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Byrdsong v. Radiology Associates of Hartford, P.C

Superior Court of Connecticut, Judicial District of Hartford, Hartford

October 26, 2015

Deitra Byrdsong
v.
Radiology Associates of Hartford, P.C

Filed Date October 29, 2015

MEMORANDUM OF DECISION RE MOTION TO DISMISS, #106

PETER EMMETT WIESE, JUDGE.

Procedural History

On November 14, 2014, [1] the plaintiff, Deitra Byrdsong, Executrix of the Estate of Arlene Thaxton, filed a one-count complaint against the defendant, Radiology Associates of Hartford, P.C. The complaint alleges a wrongful death claim, presumably pursuant to General Statutes § 52-555, based on the alleged medical malpractice by the defendant's employee and/or agent, George E. Wislo, M.D. More specifically, the complaint alleges the following facts.

On June 4, 2004, Scheuster Christie, M.D., performed a sigmoid resection surgery on Arlene Thaxton at Saint Francis Hospital and Medical Center. On June 12, 2004, Christie readmitted Thaxton for a small bowel obstruction. On June 18, 2004, resident Biju Lukose, M.D., ordered a computerized tomography (CT) scan of the lungs because Thaxton was short of breath.[2]

The hospital radiologist, George E. Wislo, M.D., [3] reported a " small spiculated mass left lung apex representing either small tumor or scarring. Otherwise three small nodules posteriorly in lower right lung." Despite this report, Wislo did not discuss these findings or the possibility of lung cancer with any of the physicians treating Thaxton. Furthermore, even though Thaxton remained in Saint Francis Hospital and Medical Center until June 30, 2004, no one at the hospital ever followed up on the significant findings, or the CT scan, or checked for lung cancer.

On July 30, 2012, a chest x-ray revealed a large left upper lobe mass in Thaxton's lung.

After further testing, Thaxton was diagnosed with lung cancer, with metastasis to the liver and tail of the pancreas. Thaxton remained sick and in great pain until her death on January 26, 2013.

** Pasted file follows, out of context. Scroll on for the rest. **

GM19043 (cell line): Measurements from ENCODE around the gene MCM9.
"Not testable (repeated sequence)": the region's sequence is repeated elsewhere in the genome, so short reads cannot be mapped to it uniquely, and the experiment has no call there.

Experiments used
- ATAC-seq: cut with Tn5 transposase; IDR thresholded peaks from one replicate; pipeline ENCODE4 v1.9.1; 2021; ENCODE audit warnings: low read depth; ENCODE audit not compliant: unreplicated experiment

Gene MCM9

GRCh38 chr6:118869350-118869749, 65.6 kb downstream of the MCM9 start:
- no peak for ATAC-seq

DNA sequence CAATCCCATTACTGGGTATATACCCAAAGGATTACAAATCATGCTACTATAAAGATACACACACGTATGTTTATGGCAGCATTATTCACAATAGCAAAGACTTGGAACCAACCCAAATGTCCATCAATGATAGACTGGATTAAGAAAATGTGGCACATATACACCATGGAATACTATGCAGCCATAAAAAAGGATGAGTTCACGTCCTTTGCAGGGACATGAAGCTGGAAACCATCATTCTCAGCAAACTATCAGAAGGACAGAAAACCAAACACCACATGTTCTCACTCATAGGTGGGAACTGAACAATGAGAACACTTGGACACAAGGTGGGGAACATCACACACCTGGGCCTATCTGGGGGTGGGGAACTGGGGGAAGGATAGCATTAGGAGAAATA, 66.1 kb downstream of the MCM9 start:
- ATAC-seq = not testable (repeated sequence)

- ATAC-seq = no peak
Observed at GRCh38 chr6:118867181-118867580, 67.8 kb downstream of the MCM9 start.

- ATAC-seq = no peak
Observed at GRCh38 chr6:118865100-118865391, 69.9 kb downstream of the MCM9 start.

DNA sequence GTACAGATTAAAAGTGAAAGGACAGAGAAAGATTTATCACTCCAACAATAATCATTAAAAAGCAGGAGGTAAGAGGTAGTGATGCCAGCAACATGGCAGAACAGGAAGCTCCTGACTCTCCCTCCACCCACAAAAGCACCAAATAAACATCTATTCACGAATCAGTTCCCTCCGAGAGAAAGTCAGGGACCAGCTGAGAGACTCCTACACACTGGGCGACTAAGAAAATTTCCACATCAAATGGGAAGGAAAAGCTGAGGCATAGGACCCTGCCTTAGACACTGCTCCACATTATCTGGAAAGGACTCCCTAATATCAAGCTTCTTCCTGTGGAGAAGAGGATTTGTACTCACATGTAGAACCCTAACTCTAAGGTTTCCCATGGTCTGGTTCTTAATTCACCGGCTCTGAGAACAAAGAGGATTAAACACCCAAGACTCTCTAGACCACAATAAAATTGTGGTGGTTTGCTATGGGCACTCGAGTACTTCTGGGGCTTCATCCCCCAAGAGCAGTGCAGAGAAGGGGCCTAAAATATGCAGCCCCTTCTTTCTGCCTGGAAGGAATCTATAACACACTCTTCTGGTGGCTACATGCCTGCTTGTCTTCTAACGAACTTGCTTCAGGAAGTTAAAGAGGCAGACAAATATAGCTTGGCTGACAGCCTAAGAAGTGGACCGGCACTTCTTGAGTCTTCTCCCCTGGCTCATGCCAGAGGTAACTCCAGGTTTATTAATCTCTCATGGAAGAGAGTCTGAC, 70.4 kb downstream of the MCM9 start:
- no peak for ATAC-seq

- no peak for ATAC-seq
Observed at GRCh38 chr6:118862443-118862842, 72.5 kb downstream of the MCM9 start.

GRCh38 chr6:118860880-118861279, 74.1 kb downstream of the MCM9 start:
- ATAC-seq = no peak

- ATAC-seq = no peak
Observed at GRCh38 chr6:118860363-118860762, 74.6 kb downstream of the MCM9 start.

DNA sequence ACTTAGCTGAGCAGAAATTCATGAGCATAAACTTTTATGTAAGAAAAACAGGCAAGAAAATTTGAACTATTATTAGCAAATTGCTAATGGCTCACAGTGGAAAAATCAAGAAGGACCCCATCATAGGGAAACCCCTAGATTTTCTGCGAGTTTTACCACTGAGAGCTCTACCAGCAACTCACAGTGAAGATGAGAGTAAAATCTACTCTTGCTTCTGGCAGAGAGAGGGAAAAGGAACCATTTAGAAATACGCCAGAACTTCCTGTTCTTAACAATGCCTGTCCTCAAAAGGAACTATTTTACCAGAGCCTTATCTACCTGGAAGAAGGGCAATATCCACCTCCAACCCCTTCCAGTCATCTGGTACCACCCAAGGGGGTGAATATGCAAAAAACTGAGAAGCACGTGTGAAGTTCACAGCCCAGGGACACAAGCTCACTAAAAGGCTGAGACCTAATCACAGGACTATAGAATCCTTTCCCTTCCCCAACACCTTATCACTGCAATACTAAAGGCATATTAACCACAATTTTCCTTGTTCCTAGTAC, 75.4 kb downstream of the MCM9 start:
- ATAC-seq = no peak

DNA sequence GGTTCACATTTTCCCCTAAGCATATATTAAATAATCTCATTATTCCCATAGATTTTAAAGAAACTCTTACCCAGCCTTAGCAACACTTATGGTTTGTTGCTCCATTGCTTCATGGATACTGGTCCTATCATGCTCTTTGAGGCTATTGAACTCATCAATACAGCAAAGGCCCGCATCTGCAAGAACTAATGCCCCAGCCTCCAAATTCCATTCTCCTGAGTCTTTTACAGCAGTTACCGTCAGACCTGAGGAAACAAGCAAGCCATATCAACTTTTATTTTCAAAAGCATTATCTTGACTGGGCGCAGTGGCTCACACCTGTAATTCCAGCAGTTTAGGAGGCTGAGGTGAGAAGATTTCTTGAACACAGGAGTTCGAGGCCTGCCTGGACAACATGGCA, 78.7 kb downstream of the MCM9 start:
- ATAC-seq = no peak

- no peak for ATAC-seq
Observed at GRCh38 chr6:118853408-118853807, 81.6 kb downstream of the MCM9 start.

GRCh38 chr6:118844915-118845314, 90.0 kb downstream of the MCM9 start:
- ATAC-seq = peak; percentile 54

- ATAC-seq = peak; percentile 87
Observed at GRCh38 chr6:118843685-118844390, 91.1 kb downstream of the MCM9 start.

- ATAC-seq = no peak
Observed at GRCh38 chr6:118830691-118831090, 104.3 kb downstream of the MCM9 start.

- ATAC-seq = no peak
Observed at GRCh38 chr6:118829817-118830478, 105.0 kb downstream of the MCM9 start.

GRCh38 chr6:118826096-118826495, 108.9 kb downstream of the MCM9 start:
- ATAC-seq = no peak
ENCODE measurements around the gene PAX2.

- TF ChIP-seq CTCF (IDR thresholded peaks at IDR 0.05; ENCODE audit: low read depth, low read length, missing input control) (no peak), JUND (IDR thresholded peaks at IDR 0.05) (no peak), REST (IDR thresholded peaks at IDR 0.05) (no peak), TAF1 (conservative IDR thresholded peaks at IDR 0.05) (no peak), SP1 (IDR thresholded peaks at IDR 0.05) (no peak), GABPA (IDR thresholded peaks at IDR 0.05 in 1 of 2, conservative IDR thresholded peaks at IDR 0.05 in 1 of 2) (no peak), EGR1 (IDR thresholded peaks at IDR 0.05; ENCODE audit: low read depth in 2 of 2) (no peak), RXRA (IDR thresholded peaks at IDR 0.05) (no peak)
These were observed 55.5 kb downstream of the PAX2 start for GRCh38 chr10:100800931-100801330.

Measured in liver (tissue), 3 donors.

The defendant, including its agent and/or employee, Wislo, was negligent in the following ways: failing to properly communicate the findings of the June 18, 2004 CTA of the chest with the ordering physician, primary care physician, and/or surgeon; failing to determine if any treating physician was following up on the serious findings of the CTA; failing to confirm that appropriate steps were taken for the patient based on the CTA findings; failing to document that a treating physician was aware of these serious findings; failing to recommend follow-up exams or treatment; failing to properly communicate danger of cancer to plaintiff; failing to discuss with a treating physician the danger of cancer; failing to follow proper procedures for communicating findings; and failing to have proper procedures in place for communicating findings. As a result of this negligence, Thaxton's lung cancer went undiagnosed and untreated for many years, and her cancer grew and spread within her body, causing pain, suffering, and, ultimately, death.

Attached to the complaint is a letter, dated November 6, 2014, from a licensed physician and practicing radiologist, who is board certified in radiology and nuclear medicine.[4]

On January 9, 2015, the defendant filed a motion to dismiss, with the affidavit of Michael Twohig, M.D., attached. On January 13, 2015, the plaintiff filed an objection to the motion to dismiss. As exhibits to the objection, the plaintiff submitted a copy of the diagnostic report of the CTA chest exam from Wislo, dated June 18, 2004, and the same opinion letter that is attached to the complaint. On February 11, 2015, the defendant filed a reply to the objection. On July 27, 2015, the plaintiff filed a supplemental objection to the motion to dismiss. Finally, on July 30, 2015, the defendant filed a supplement to the motion to dismiss. In support, the defendant attached the affidavit of Georgia Camilleri and the affidavit of Scheuster Christie. This matter was heard at short calendar on July 20, 2015.

II

DISCUSSION

" [A] motion to dismiss . . . properly attacks the jurisdiction of the court, essentially asserting that the plaintiff cannot as a matter of law and fact state a cause of action that should be heard by the court." (Internal quotation marks omitted.) Santorso v. Bristol Hospital, 308 Conn. 338, 350, 63 A.3d 940 (2013). " Pursuant to the rules of practice, a motion to dismiss is the appropriate motion for ...


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